Historic confessions escape an Islamist, while Muslim converts pray for reform.

One of the early iconic martyrs of Sudan’s recent protests was inspired by Christian oppression.

Shot dead by police while aiding protestors against the regime of 30-year dictator Omar al-Bashir, Babiker Salama—a 27-year-old doctor from an exclusive Khartoum suburb—was motivated in part by what he witnessed in the mountain region populated by one of Sudan’s few Christian communities.

“We were not like the people in need,” his sister toldThe New York Times in January. “We had nothing to do with politics.”

Salama was sent by the military for a three-month stay. After performing emergency C-sections by the light of his cell phone, he volunteered to stay three months longer until a replacement could come.

The same military has now replaced Bashir, whose crimes include indiscriminate bombing in the Nuba Mountains.

And among the thousands who protested outside military headquarters demanding his overthrow were Sudanese Christians, from the mountainous community.

Open Doors ranks Sudan No. 6 on its list of nations where it is hardest to be a Christian, and in the top 10 since 2015.

Sudanese Coptic Orthodox Christians were also witnessed in revolt.

“It has a human and emotional impact and it draws a patriotic image Sudanese people long missed,” political analyst Faisal Salih toldTheGuardian.

“Most importantly it shows a transformation in the position of the Coptics … who avoided getting involved in politics, except for a few of them.”

The Sudanese Copts set up shelters for Muslim prayer, recalling images of cooperation from the 2011 Arab Spring in Egypt.

It is difficult from media analysis to judge whether or not Sudanese Christians—4.6 percent of the population, ...

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Easter Joy Belongs to the Melancholy

The celebration of Christ’s resurrection stands in contrast to Christmas joy.

Easter joy has been harder to come by this year. Between the growing ugliness of American politics and the acrimony within the church body, I’ve found it harder to anticipate looking up from the broken body of my Lord to rejoice this Sunday in the resurrected and ascended Christ.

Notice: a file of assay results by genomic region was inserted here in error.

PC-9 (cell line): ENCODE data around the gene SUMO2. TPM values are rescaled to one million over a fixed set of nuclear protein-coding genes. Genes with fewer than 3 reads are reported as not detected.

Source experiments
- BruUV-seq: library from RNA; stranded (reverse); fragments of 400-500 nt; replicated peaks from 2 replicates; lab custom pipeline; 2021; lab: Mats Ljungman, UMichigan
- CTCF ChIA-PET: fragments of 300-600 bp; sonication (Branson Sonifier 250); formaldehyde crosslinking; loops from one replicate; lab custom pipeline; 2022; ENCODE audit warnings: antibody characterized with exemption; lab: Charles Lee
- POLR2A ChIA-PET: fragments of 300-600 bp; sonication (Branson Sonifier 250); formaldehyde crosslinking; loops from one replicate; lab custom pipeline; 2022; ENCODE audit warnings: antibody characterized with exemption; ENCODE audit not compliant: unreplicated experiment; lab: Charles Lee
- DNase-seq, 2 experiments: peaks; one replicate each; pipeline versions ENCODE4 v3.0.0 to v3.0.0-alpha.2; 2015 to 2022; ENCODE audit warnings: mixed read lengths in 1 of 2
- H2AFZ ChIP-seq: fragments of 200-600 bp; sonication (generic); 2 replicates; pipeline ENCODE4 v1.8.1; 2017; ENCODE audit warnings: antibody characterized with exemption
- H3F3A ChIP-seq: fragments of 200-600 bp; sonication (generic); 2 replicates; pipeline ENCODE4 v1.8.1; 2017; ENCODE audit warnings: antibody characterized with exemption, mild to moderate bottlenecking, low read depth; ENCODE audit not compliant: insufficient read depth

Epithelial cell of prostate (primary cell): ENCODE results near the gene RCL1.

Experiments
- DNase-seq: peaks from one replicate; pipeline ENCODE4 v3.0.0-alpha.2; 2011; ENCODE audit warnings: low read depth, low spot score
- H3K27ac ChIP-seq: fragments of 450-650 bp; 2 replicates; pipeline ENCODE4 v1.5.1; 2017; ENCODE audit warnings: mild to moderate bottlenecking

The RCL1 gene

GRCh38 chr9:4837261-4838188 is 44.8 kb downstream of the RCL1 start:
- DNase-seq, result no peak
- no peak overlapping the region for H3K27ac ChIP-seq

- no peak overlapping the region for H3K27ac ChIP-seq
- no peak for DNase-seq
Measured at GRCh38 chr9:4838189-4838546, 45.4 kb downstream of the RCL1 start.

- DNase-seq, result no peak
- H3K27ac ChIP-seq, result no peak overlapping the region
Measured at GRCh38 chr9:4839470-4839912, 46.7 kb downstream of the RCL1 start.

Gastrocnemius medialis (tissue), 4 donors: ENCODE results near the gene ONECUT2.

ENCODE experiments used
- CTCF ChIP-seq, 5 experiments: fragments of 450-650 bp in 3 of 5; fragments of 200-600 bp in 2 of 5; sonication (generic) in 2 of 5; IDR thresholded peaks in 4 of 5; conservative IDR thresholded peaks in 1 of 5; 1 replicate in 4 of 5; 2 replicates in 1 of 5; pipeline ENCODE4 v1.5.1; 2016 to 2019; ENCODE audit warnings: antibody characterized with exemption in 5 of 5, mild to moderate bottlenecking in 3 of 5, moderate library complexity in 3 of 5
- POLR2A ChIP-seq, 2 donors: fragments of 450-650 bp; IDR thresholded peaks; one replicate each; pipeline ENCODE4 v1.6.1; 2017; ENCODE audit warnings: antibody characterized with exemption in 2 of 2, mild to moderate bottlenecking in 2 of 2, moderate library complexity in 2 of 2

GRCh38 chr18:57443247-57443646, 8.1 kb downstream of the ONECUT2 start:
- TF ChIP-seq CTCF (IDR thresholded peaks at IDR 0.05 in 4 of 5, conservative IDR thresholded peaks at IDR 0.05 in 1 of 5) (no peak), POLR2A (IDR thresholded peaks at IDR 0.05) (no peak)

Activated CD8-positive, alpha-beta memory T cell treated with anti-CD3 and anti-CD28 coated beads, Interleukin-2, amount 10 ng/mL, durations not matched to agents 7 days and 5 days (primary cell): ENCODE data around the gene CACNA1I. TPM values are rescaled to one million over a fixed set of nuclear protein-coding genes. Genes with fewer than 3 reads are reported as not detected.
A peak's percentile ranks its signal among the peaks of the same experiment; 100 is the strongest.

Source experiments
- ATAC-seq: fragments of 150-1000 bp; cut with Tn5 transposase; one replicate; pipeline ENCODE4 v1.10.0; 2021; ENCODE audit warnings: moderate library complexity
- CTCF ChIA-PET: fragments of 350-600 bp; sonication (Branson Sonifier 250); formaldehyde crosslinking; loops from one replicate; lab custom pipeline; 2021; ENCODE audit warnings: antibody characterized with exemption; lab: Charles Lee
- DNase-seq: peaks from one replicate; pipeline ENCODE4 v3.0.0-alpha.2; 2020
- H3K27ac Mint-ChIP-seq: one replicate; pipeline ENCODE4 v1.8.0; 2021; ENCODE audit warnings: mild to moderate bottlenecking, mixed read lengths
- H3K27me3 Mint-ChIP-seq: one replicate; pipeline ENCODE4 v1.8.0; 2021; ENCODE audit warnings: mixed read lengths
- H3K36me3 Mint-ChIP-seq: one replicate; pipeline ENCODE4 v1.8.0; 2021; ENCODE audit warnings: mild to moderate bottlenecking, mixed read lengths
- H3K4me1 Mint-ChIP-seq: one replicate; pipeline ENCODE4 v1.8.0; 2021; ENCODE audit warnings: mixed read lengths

When I shared my struggle with a good friend, he suggested I revisit a collection of sermons that the 19th-century priest John Henry Newman preached in Oxford in response to the challenges of his own day. After turning to Newman, I found a surprising insight: In his view, my tempered joy is not merely acceptable or tolerable but rather called for as a deeply Christian response to Easter.

In a sermon titled “Keeping Fast and Festival,” Newman begins with a comparison of Christmas and Easter. At Christmas, he says, we rejoice with the “natural, unmixed joy of children.” Easter joy, however, is not the same. This joy is experienced as “a last feeling and not a first.” It grows out of tribulation, as Paul writes in Romans 5, emerges from the harvest (Isa. 9:3), and comes after (and out of) Lent and Good Friday.

In other words, if living through Lent teaches us even a little about how Christ bears the world’s suffering, then our Easter enthusiasm should look different from our response to God’s arrival as a baby at Christmas. It should feel more seasoned, more aged, and more worn. Easter joy isn’t the joy of children, says Newman, but rather of convalescents who have received the promise of healing, who are starting to get well but still regaining our strength after a Lenten season of confronting our weakness and sorrowing over our sin.

Newman’s image of Christians as convalescents brings ...